I was thinking of something more like this quick & dirty pseudo code example:



See what I mean about a second container to store the error messages, and how I pull back out just that PDF's error message for the Error Report dialog?
 
Tom Hat
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Jacob Anawalt wrote:It still looks like you're using global variables, that testContent is not returning values, and I don't know how you are holding and retrieving the correct row from the list of error messages.

I was thinking of something more like this quick & dirty pseudo code example:



See what I mean about a second container to store the error messages, and how I pull back out just that PDF's error message for the Error Report dialog?


I don't know how you are holding and retrieving the correct row from the list of error messages.

This is my class which fills the JTable with data. write all found errors in the cell of the specific pdf:


And so I retrieve the errors of the cells:

 
Jacob Anawalt
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It's hard for me as well, looking at the code with blinders on, guessing what is on either side of the snippets.

I'm working off the expectation that the most recently revealed snippet, where you add the row of PDFDocument info to data (PDFCheck.data?) looks something like this, merging what you have revealed to my pseudo code:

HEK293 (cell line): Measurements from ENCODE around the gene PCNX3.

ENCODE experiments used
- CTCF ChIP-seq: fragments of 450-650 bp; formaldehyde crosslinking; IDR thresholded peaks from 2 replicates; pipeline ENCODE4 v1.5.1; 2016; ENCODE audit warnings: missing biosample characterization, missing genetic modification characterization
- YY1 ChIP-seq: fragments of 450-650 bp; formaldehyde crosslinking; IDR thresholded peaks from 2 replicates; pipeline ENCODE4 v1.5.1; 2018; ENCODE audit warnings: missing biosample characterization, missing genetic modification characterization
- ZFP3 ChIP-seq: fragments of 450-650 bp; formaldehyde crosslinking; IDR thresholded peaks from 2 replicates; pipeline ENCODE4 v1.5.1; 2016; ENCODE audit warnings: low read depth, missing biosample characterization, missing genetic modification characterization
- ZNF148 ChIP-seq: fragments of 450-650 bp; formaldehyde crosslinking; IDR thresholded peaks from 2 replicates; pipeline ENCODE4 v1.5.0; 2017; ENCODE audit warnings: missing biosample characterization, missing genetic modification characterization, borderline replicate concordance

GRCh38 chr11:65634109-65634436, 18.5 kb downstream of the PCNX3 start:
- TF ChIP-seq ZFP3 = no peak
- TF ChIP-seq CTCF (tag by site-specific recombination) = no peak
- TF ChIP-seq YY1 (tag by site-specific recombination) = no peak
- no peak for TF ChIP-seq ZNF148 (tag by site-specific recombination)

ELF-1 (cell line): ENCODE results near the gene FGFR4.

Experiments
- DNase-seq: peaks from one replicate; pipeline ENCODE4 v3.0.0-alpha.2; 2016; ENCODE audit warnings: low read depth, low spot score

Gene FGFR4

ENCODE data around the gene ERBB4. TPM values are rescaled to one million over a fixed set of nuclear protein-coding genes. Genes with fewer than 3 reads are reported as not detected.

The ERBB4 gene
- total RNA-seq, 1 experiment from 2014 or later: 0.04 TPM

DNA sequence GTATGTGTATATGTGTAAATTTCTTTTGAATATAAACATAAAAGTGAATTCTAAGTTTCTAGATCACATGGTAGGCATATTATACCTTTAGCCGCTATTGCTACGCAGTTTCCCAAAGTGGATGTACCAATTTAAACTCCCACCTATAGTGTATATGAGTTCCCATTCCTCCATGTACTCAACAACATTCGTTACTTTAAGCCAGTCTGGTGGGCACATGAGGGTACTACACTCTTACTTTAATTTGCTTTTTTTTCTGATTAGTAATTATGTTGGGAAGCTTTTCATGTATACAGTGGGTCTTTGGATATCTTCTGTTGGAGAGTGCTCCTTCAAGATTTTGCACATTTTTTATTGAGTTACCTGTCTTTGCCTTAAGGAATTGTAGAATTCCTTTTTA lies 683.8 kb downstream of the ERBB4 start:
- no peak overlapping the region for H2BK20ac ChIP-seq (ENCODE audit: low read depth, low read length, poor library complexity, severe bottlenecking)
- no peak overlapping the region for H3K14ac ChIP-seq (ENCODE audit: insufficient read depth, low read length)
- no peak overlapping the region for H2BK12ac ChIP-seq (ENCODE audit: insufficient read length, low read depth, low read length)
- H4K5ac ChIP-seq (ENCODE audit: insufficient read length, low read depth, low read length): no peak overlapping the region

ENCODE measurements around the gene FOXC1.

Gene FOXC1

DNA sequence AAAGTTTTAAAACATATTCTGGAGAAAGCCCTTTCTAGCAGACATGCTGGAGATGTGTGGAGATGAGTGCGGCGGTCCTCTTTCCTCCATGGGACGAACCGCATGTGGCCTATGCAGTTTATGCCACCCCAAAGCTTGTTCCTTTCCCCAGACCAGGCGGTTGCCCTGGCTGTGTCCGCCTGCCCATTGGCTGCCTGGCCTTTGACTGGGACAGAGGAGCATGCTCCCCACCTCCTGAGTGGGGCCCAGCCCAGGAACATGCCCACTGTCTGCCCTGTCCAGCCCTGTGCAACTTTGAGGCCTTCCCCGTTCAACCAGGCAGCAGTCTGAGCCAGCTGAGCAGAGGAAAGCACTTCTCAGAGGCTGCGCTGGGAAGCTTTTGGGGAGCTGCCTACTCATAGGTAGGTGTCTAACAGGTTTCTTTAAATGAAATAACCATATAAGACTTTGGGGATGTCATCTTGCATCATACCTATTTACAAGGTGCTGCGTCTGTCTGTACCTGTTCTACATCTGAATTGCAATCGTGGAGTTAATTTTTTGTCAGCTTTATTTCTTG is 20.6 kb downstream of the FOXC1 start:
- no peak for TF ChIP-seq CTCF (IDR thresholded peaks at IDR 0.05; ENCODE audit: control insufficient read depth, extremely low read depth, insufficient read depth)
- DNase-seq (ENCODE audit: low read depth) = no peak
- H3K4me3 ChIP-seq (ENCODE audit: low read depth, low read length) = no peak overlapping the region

See how errorMessageArrayList error messages would be in parallel to data? So the index of the one (the same as the index to your JTable row, unless you're sorting or filtering - if so, adjust accordingly) is the same as the index to the other?


It looks like in your latest example you stuck all the error messages into the content error column and then you pull them out from the JTable to create a JTextArea with just that row's error messages. Is that working for you?
 
Tom Hat
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Jacob Anawalt wrote:It's hard for me as well, looking at the code with blinders on, guessing what is on either side of the snippets.

I'm working off the expectation that the most recently revealed snippet, where you add the row of PDFDocument info to data (PDFCheck.data?) looks something like this, merging what you have revealed to my pseudo code:



See how errorMessageArrayList error messages would be in parallel to data? So the index of the one (the same as the index to your JTable row, unless you're sorting or filtering - if so, adjust accordingly) is the same as the index to the other?


It looks like in your latest example you stuck all the error messages into the content error column and then you pull them out from the JTable to create a JTextArea with just that row's error messages. Is that working for you?


This code snippet from your post is my "FileModel" class which put all the data in the JTable.

Yeah you guess right! At the moment I stuck all the content errors in the "error column" and put them into a JTextArea what works. So I get for each pdf its own error.

I tried again your code, but now step by step: